People have probably been wondering whether or not money buys happiness since money was first used in the Middle East sometime around the 9th millennium B.C. But recent studies have come up with some answers to the age-old question that go beyond conjecture and personal opinion and have some basis in science and statistics. They also offer us a few suggestions about how our choices about money can make us happier.
1. What makes the middle class happy. Nobody knows exactly what happiness is, or has figured out why similar circumstances can make one person happy and another person discontented. But recent studies have described two basic kinds of happiness. One is called "emotional well being" and refers to a person's day-to-day experience, including how often a person laughs and feels stress, anger, joy and affection. These are the factors that make life pleasant on a daily basis. The evidence suggests that beyond a certain point, more money does not make a person happier. A 2010 study by Princeton University economists Daniel Kahneman and Angus Deaton allows that people in the lower economic groups are not as happy as people who make more money. But beyond a level of about $75,000 a year, more income does not produce more emotional well-being. The fact is, this kind of happiness has more to do with your health, social life and intimate relationships than it does with your paycheck or your portfolio.
2. A higher level of happiness. There is a second kind of happiness called "life evaluation", which refers to thoughts people have about their life when they think about it over a longer term, as they consider whether they've fulfilled their ambitions and dreams. Kahneman and Deaton found that life evaluation levels do increase with higher levels of income as well as higher levels of education. And a 2013 study from the University of Michigan and Brookings Institution that looked at 25 countries around the world confirmed that richer people are more likely to be happy than those earning less. There was "no evidence of a significant break in either the happiness-income relationship nor in the life satisfaction-income relationship, even at annual incomes up to half a million dollars," the authors concluded.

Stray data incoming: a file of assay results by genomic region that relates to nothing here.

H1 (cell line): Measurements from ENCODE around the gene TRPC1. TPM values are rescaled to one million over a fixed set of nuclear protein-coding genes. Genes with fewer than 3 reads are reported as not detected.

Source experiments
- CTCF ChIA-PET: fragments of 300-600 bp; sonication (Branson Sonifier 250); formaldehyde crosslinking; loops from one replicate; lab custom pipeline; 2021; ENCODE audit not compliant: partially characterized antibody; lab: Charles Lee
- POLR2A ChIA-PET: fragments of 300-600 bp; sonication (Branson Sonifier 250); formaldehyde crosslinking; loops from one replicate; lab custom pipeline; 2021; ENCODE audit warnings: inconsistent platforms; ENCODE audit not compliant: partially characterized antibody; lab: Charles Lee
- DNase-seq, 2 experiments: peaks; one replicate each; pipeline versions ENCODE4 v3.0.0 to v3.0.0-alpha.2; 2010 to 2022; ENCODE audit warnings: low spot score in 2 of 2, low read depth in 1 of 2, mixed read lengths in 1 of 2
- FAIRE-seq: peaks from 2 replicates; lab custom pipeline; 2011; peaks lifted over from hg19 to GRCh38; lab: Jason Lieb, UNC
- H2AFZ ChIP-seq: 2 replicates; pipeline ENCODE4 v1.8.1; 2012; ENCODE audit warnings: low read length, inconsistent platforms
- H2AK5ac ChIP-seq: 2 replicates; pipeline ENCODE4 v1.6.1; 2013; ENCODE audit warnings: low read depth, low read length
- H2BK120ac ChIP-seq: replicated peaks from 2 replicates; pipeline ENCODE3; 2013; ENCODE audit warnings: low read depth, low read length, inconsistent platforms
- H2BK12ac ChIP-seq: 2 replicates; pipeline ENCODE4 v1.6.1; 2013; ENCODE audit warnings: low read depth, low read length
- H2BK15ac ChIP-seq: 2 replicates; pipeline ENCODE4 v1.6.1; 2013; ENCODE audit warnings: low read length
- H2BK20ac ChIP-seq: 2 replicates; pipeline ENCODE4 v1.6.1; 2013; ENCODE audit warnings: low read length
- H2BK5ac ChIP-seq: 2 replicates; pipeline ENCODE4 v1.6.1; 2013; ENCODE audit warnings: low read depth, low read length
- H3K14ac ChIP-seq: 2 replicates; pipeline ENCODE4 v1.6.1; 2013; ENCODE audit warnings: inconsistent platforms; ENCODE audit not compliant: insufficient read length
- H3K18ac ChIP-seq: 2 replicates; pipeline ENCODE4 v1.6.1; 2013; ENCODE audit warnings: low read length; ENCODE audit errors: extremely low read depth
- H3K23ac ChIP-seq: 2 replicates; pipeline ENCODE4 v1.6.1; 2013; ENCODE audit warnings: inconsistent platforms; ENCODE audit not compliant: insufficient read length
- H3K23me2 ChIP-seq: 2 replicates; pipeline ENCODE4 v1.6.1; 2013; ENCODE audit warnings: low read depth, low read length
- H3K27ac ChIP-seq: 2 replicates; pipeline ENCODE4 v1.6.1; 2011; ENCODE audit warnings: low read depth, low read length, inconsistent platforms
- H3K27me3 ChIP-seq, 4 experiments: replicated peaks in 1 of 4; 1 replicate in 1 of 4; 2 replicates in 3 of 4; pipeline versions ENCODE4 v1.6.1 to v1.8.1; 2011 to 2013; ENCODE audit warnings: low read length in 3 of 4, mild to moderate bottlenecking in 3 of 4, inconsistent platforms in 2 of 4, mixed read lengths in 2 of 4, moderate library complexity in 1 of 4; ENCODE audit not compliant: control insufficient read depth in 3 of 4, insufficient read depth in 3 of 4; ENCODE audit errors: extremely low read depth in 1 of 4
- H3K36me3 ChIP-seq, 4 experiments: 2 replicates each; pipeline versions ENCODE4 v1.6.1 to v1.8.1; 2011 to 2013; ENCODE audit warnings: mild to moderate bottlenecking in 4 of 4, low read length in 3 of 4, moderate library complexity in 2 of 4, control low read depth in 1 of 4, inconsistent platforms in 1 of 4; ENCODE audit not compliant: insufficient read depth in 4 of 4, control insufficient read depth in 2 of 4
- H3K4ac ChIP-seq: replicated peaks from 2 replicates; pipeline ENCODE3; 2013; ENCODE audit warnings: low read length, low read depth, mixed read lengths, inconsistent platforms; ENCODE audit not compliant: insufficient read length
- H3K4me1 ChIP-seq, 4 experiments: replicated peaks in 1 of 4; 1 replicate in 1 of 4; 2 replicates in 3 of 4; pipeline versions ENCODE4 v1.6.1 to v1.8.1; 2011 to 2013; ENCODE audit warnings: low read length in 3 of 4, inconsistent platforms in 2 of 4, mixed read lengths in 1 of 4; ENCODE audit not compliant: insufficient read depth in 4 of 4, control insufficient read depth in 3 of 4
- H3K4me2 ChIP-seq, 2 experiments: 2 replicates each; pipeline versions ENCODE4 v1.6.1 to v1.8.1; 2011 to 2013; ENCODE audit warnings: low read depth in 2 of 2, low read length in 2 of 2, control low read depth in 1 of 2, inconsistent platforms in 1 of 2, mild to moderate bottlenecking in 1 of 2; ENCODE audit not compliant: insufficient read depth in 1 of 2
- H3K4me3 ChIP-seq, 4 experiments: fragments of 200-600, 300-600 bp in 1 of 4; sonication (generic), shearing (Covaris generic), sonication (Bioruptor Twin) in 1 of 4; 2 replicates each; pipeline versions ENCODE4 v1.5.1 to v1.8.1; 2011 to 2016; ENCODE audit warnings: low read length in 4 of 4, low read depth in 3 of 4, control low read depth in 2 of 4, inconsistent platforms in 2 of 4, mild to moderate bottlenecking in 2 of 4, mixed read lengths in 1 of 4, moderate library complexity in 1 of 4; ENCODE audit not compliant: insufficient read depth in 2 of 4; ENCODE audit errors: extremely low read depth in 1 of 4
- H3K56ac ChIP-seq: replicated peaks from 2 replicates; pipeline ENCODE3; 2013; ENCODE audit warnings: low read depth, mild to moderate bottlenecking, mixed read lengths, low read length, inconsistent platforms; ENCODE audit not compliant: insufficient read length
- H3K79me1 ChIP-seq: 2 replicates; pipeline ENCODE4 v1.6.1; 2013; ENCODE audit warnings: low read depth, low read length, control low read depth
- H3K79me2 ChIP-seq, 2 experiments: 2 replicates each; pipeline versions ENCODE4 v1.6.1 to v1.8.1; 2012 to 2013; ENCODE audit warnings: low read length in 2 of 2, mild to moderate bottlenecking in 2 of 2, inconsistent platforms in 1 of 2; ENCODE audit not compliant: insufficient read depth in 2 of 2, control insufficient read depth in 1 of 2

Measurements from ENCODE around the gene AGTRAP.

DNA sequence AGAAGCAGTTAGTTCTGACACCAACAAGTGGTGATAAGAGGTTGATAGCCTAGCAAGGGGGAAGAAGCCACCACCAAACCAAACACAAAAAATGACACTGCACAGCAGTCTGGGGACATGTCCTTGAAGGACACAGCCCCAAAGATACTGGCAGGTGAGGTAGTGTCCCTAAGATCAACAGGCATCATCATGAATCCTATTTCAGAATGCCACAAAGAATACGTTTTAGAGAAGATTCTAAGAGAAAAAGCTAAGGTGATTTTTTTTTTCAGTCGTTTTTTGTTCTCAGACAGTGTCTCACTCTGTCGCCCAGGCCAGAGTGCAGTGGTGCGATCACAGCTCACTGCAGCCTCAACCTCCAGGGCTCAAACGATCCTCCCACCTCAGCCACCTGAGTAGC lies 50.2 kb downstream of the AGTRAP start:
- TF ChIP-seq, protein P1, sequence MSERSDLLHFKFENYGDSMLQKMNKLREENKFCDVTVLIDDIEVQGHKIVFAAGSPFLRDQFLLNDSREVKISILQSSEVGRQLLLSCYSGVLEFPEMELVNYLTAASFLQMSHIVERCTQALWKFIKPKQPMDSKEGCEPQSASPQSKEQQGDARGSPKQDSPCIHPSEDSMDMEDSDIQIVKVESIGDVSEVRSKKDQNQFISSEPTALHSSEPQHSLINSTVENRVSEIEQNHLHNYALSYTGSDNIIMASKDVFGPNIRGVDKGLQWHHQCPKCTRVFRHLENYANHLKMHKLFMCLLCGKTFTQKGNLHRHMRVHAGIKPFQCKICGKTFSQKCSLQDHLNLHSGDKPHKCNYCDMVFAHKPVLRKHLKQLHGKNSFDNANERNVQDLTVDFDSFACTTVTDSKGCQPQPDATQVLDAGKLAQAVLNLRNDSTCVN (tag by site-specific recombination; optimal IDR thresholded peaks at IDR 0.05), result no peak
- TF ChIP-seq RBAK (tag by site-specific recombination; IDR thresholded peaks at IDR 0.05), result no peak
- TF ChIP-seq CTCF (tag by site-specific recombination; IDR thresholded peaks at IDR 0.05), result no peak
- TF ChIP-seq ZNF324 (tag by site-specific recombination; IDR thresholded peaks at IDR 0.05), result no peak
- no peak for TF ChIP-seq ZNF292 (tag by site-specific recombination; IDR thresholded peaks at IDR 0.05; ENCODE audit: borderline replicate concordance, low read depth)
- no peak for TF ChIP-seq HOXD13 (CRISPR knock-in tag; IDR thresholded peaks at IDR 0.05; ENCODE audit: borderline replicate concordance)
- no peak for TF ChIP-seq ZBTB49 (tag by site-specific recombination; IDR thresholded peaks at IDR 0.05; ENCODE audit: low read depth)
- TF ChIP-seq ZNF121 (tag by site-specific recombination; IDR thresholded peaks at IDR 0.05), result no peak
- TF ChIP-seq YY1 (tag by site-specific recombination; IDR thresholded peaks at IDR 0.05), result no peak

3. What makes retirees happy. A study from 2013, the Moss National Money and Happiness Study, revealed that the happiest retirees do not have a mortgage, or they have nearly paid it off. On average, 36 percent of happy retirees will have their mortgage paid-off within the next eight years, compared to only 24 percent of unhappy retirees. What's so important about your mortgage? According to Wes Moss, author of "You Can Retire Sooner Than You Think", your retirement income from Social Security, a pension and savings is static. When your mortgage is paid off, more income is available for what you really want to do. In addition, a study sponsored by Ally Bank showed that 84 percent of respondents acknowledged that saving for a rainy day makes them feel more in control of their lives, leading to an overall sense of well-being. And a majority said specifically that adding to their retirement account gave them a sense of accomplishment and made them feel proud of themselves. One other bonus for retirees: time spent commuting lands at the bottom of the happiness scale. So once you retire your E-Z Pass or commutation ticket, your happiness quotient increases.
4. How you can be happier. While our level of happiness depends on many factors, it is at least partly a result of our decisions about time and money. For one thing, if you are still working, you'll likely be happier if you spend more money to live in a place close to your workplace, rather than splurging on a McMansion that requires a longer commute. Also, we know that the consumer lifestyle does not necessarily bring happiness, while social connections do closely correlate to emotional well being. So it makes sense to spend more time and money on friends, rather than going to the mall for a shopping binge. Go take your spouse out to dinner, invite a friend for coffee or arrange a golf game or a tennis match.
Tom Sightings is a former publishing executive who was eased into early retirement in his mid-50s. He lives in the New York area and blogs at Sightings at 60, where he covers health, finance, retirement and other concerns of baby boomers who realize that somehow they have grown up.
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